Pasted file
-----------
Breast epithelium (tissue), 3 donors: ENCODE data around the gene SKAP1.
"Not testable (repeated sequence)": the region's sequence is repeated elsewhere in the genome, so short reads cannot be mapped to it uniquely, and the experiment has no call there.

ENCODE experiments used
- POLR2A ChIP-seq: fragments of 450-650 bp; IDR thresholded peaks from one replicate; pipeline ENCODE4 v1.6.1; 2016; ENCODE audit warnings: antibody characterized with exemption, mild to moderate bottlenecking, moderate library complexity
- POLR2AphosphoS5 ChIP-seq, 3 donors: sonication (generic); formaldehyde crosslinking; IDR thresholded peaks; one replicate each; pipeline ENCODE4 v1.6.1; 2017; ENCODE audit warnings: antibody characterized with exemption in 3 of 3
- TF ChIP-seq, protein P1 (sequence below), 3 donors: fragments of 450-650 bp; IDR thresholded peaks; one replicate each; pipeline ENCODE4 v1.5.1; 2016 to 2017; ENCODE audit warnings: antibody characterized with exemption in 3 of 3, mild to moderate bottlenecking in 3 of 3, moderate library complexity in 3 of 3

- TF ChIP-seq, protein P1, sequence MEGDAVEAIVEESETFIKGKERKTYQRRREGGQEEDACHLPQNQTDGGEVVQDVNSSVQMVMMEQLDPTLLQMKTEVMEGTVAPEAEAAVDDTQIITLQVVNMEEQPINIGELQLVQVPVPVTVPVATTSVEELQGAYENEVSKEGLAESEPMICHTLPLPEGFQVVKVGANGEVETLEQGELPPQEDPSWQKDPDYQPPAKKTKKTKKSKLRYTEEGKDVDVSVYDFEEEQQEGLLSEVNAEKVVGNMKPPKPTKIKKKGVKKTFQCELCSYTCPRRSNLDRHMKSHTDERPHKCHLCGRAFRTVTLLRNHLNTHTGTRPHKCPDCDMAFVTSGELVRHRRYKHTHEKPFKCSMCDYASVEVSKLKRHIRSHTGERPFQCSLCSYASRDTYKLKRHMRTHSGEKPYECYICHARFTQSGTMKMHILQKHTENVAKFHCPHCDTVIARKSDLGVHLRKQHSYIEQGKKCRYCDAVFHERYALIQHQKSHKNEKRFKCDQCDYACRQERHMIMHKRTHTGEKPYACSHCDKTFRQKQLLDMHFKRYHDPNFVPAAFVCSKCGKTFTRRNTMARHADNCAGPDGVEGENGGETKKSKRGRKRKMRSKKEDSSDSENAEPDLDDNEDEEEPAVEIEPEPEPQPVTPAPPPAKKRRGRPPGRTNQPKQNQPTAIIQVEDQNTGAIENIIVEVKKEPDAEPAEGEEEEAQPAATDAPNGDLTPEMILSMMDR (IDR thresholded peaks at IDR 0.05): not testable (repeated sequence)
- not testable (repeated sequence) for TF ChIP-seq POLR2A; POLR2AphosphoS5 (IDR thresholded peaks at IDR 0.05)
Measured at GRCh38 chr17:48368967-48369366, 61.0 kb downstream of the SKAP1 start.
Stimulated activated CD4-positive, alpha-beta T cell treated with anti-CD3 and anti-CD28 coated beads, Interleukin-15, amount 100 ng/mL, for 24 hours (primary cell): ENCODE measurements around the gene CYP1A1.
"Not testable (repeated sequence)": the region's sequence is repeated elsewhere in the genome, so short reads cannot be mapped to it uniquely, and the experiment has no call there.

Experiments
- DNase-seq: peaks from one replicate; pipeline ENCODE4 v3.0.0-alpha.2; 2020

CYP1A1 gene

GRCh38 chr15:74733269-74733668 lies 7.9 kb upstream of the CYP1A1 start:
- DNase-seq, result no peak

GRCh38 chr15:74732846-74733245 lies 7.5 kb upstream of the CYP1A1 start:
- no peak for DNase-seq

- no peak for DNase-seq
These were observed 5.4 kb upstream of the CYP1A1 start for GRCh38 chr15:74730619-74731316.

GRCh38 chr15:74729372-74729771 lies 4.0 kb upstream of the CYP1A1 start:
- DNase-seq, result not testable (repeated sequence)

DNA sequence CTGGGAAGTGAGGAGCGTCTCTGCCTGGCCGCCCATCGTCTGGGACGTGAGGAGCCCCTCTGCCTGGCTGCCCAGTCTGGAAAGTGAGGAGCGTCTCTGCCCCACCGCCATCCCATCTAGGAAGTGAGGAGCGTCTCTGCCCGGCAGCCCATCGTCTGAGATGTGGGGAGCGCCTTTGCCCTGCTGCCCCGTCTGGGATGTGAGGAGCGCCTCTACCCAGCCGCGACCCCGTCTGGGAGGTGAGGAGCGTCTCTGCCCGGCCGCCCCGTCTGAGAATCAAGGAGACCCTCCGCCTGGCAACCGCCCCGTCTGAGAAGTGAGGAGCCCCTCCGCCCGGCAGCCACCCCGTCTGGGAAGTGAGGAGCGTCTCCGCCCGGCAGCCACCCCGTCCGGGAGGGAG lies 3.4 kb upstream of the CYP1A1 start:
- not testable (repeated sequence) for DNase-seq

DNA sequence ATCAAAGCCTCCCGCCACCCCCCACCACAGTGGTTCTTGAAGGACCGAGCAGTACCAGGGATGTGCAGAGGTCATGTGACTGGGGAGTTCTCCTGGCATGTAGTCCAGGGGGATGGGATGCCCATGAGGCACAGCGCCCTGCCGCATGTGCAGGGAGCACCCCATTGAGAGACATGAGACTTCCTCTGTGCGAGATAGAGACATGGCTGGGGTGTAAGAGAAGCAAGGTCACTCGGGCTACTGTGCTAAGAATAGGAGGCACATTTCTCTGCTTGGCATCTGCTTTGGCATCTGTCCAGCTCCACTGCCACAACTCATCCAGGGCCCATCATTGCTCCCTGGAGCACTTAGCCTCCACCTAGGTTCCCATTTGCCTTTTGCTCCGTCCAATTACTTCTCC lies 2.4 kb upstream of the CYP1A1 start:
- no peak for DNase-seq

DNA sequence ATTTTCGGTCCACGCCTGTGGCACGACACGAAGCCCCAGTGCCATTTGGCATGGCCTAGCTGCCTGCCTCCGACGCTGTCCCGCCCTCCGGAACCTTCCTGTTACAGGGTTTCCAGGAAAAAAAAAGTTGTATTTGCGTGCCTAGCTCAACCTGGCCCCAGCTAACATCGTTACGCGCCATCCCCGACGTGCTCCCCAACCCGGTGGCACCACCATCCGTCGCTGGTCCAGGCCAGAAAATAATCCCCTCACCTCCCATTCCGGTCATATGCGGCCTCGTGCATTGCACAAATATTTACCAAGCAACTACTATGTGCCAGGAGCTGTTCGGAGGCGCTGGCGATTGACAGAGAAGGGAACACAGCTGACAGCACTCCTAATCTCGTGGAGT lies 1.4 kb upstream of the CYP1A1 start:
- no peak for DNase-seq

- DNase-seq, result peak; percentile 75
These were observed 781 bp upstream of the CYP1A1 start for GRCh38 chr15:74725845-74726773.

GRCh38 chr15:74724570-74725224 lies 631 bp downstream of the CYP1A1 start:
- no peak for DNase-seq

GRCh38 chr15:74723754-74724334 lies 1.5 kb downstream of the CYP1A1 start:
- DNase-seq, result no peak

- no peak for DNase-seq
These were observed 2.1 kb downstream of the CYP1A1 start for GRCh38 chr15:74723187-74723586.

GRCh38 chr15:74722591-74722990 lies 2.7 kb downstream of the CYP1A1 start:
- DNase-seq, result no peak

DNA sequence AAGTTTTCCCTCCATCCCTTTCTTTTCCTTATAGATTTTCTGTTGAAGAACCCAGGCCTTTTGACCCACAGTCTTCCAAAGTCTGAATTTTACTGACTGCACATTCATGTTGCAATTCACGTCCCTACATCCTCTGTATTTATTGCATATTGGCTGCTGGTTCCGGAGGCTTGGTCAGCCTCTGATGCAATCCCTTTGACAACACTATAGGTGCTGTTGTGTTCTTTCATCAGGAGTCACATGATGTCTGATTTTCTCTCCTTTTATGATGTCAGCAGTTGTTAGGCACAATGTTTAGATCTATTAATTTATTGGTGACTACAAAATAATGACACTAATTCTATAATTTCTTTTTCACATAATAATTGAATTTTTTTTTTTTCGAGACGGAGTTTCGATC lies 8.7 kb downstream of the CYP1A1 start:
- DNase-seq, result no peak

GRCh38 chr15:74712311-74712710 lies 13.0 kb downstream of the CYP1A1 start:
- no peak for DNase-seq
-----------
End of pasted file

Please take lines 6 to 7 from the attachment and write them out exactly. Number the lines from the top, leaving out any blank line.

- TF ChIP-seq, protein P1 (sequence below), 3 donors: fragments of 450-650 bp; IDR thresholded peaks; one replicate each; pipeline ENCODE4 v1.5.1; 2016 to 2017; ENCODE audit warnings: antibody characterized with exemption in 3 of 3, mild to moderate bottlenecking in 3 of 3, moderate library complexity in 3 of 3

- TF ChIP-seq, protein P1, sequence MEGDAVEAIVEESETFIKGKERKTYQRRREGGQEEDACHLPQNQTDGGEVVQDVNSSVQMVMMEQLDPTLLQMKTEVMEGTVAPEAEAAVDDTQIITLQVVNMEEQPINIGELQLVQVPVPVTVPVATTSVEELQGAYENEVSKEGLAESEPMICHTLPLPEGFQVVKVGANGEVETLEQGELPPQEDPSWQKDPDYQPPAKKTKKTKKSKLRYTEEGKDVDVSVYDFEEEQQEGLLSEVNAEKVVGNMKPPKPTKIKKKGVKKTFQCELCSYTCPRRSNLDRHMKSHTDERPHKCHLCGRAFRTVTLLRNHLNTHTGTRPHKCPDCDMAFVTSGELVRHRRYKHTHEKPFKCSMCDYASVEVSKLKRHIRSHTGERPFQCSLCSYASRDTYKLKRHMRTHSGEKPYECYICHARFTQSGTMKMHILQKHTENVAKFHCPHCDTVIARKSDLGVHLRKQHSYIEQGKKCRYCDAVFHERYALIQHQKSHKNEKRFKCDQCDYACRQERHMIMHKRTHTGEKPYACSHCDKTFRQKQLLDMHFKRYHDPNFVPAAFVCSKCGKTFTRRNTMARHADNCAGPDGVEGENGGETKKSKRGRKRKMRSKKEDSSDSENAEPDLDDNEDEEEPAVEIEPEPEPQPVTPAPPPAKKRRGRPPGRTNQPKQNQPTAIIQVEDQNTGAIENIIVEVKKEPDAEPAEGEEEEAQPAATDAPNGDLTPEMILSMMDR (IDR thresholded peaks at IDR 0.05): not testable (repeated sequence)